Da Black Whole

Wednesday, November 30, 2005

Christmas in November














The day before Thanksgiving, I was tooling around the local burg, trying to kill time (failed, it still lives.)

I was pleased, but amazed, to find so many light-displays already up. It seemed very premature -- the weekend
after Thanksgiving being the earliest date I can recall for setting up Christmas displays, and the more common date being, perhaps, the first or second weekend in December.


. . . and premature is, I think, the operative word here.

But LOTS of folks already had their displays up, barely halfway through November.

It seemed strange, but I already had plenty of strangeness happening (as usual!), so thought nothing more of it.

Then today, the author of Egg Salad Annie -- with no prompting from me -- mentioned the same phenomenon. Annie and I live a couple thousand miles from each other, so it's not like we were canvassing the same town.

Annie suggested the early-jump on Christmas smelled of desperation, American-style. That hadn't occurred to me, but as soon as she mentioned it, I knew she'd rung the bell.

We're used to commercial interests "moving up" the holidays, but these were private homes. I think this particular zeitgeist has a lot to do with our collective national denial about . . . well, about damn-near everything.

I mean, pick a sickness: environmental degradation, mass homelessness, the prison-industrial complex, torture-as-policy, gender war, extensive government corruption, pandemic alcohol/drug abuse, empire-building, fatherlessness, and a host of other maladies, mostly self-inflicted.

We've done virtually nada over the past three or four decades to address -- much less resolve! -- our basic national problems. We've settled for superficial fixes that, deep down, we know don't work and can't last. But we lack the national will and courage to look at the reality of ourselves. Many of us are Phat, very Phat, in the sense of materialism and power, and we'd rather buy a new car, vote for obviously corrupt "leaders," turn on the teevee, and pop open a sixer than face the abject failure of our generation.

The human capacity for denial, whether individual or collective, is massive -- and to some extent, also necessary. The average developing human psyche, personal or national, can only stand so much. We live in times of exponential cultural and global change, and the very earth seems ever bucking and rolling beneath our feet. The handrails of tradition largely have disappeared. Despite the wealth of information available, we mostly don't want to know anything that might upset us, or challenge our biases.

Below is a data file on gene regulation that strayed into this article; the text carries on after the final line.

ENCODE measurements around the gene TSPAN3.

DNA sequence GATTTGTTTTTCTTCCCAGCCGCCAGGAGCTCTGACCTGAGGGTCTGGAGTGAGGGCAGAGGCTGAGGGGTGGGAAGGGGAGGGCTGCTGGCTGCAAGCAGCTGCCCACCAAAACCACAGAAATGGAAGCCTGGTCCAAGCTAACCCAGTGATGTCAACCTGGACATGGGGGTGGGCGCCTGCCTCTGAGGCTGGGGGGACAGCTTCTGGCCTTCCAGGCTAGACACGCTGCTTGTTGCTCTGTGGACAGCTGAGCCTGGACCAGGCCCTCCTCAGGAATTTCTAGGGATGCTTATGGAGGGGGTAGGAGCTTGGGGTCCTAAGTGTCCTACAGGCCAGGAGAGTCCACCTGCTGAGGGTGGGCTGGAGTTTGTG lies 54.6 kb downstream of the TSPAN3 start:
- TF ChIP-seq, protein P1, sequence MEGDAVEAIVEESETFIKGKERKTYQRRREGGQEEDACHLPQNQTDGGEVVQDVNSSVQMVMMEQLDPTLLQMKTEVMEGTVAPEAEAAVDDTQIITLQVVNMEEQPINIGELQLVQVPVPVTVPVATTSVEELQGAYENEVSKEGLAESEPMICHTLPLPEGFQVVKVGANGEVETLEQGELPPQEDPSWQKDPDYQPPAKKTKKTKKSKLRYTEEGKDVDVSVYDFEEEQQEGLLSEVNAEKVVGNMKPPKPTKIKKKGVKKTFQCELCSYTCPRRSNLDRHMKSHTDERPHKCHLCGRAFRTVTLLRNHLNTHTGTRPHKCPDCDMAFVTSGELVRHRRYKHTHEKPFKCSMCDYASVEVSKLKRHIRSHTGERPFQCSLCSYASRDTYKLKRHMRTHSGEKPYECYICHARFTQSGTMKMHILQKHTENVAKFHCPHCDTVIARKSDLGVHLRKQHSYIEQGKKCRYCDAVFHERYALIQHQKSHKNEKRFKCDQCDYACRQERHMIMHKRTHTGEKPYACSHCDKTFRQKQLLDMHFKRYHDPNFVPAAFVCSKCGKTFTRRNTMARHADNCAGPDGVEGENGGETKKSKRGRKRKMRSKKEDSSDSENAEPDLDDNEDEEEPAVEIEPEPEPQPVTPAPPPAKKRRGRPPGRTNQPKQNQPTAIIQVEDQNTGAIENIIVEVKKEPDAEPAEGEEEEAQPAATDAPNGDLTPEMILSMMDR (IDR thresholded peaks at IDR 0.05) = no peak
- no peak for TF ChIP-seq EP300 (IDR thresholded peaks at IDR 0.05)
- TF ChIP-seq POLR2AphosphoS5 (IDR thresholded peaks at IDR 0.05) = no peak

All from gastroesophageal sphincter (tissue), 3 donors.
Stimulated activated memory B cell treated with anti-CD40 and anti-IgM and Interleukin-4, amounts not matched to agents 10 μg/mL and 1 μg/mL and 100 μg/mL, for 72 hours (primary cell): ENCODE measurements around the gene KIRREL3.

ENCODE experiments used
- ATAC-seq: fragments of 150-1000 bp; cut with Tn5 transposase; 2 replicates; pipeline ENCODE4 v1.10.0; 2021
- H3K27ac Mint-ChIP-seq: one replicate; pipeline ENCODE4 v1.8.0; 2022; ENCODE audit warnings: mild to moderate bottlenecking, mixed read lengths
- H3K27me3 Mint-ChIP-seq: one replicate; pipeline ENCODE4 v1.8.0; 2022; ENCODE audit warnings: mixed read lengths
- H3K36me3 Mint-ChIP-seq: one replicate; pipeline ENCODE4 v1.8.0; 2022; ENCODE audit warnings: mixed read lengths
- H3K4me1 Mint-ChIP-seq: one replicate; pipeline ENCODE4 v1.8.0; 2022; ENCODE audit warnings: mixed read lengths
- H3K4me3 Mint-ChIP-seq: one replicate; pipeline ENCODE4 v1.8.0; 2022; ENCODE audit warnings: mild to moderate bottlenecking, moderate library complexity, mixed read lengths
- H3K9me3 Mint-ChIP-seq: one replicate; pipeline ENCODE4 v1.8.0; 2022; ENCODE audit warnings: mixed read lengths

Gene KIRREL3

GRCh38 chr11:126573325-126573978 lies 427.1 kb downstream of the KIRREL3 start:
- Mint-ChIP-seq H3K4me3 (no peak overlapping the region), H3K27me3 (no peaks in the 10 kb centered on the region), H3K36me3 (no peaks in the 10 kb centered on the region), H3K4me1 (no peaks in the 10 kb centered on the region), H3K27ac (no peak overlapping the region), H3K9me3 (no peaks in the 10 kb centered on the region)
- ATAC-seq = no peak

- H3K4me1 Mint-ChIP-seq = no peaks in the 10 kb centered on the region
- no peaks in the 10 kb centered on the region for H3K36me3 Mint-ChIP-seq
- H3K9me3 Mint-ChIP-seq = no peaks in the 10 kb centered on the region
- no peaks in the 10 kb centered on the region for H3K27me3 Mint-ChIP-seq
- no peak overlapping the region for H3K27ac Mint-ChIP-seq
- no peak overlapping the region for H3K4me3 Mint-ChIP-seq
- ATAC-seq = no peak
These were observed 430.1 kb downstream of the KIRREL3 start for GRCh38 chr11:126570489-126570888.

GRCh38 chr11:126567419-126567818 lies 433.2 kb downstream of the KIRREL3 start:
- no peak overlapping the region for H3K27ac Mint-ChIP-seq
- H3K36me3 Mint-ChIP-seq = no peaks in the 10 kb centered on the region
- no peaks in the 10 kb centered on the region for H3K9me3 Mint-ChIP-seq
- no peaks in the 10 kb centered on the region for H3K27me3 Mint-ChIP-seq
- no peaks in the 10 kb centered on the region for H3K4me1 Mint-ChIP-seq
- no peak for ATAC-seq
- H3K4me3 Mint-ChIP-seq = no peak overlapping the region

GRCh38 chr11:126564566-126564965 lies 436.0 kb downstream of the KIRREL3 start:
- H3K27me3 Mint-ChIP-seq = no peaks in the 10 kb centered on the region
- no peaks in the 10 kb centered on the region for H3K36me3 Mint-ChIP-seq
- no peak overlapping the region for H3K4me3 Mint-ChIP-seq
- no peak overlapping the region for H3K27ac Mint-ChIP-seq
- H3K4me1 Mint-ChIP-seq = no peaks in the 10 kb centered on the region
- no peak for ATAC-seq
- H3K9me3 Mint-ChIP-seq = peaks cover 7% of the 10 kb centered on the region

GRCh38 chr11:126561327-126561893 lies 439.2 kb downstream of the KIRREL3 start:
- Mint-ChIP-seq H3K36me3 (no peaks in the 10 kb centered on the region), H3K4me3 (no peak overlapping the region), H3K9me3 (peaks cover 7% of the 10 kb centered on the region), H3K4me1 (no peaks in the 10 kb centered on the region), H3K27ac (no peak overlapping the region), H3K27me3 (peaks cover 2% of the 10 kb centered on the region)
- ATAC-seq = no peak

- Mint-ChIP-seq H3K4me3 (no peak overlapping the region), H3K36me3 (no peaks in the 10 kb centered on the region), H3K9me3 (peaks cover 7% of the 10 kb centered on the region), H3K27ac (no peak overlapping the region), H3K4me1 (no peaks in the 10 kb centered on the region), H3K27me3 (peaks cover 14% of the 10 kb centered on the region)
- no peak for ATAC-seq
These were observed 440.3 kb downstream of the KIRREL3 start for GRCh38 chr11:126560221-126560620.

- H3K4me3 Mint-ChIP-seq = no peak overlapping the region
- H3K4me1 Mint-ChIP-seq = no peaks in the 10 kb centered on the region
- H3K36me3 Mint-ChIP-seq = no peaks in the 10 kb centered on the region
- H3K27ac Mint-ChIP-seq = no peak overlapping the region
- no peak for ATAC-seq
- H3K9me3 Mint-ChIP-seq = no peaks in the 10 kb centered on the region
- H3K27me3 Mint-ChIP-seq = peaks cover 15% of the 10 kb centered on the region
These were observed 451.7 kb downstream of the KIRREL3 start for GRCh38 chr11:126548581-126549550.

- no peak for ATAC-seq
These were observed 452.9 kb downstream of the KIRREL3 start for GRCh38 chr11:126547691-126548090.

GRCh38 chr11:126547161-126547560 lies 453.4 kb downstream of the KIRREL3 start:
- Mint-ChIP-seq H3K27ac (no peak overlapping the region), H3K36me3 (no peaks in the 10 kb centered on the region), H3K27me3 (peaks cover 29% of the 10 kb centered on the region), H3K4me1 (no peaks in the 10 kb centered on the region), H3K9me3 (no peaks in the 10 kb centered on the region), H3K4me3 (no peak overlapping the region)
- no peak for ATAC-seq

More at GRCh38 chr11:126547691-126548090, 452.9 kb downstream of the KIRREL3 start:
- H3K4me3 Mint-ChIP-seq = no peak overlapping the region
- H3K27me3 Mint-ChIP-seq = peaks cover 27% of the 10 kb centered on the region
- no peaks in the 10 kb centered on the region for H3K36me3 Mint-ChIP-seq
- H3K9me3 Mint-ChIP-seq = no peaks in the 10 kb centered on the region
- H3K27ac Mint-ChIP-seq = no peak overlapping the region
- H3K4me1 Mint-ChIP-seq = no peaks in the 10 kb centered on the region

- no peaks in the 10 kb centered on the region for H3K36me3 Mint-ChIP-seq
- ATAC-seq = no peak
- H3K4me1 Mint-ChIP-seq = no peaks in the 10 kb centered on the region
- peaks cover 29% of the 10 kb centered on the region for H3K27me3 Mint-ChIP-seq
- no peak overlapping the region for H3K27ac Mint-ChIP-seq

The Bomb Generation, living under extreme global stressors, fled underground psychologically. We cocooned, and certainly our mass regression to matriarchy -- to Mommy -- is part of that collective denial.

But at some point, no matter how stressful, children must become adults, and face not only denial, but the serious problems underlying that denial.

To take merely one example: as a nation, we knew forty years ago that fossil fuels were running out, that our waste was shameful, and that both environmentally and econonically --even in national self-interest -- we had to change our ways.

But we didn't. We just kept on -- and keep on -- sliding into oblivion, barely bothering, as individuals or communites, to take easy and simple conservation measures that would greatly alleviate this particular problem.

We couldn't be bothered. We wouldn't be bothered. We won't be bothered. And, as always, our "leaders" -- looking to cash in, to consolidate power and influence -- facilitated our denial, making it "ok" to do the wrong thing, or more often, to do nothing. The destabilization of our economy -- no problem. The suffering of other beings -- so what. Extinction of species -- don't distract me, I'm watching The Simpsons.

Living in an ongoing Twilight Zone is psychologically comfy. We can endlessly put off our responsiblities with a litany of excuses: I'm tired, I've got kids to care for, my head hurts, I'm oppressed, I can't make a difference, or the perennial favorite, hey I already work 40 hours plus, get the hell away.

But hell, apparently, isn't going anywhere.

So a few decades back, intead of attacking our (admittedly severe) problems deliberately and honestly, we simply shut down. We crept into our hideyholes, let the iron door on the Bomb Shelter clang down, and shot the bolt -- from the inside.

Now we're stuck in the hole together -- and the pit we dug for control, safety, and protection became our prison. We know we're in there, we know we blew it, but it's easier to remain in eternal Twilight than kick open the cover and bear the piercing sun.

So we string up the Christmas lights, even though we haven't even had Thanksgiving yet. Zombie-ing along in mass depression, we literally can't wait for the Happy Holiday. Anything to jumpstart a little feelgoodism. In our fractured, psychotic, greedy, violent culture, Christmas is our final bastion of tradition, our last tether to togetherness. We cling to it because we've pretty much let everything else go to shit.

I love Christmas. I love Christmas displays, and I appreciate the time and effort folks take to make the holidays a little brighter. But everything has its time, including Christmas, and rushing pell-mell toward that day is desperate and, somehow, dishonest. It's self-infantilization, and lessens the intensity of the season, siphoning the holiness, the wholesomeness, from the holiday.

You can't force joy. Once we start facing our national maladies -- really attempting to ameliorate or solve the extremely pressing problems of our times, beyond fake bandaid solutions -- we won't hunger to have Christmas in November.

Feliz Navidad!

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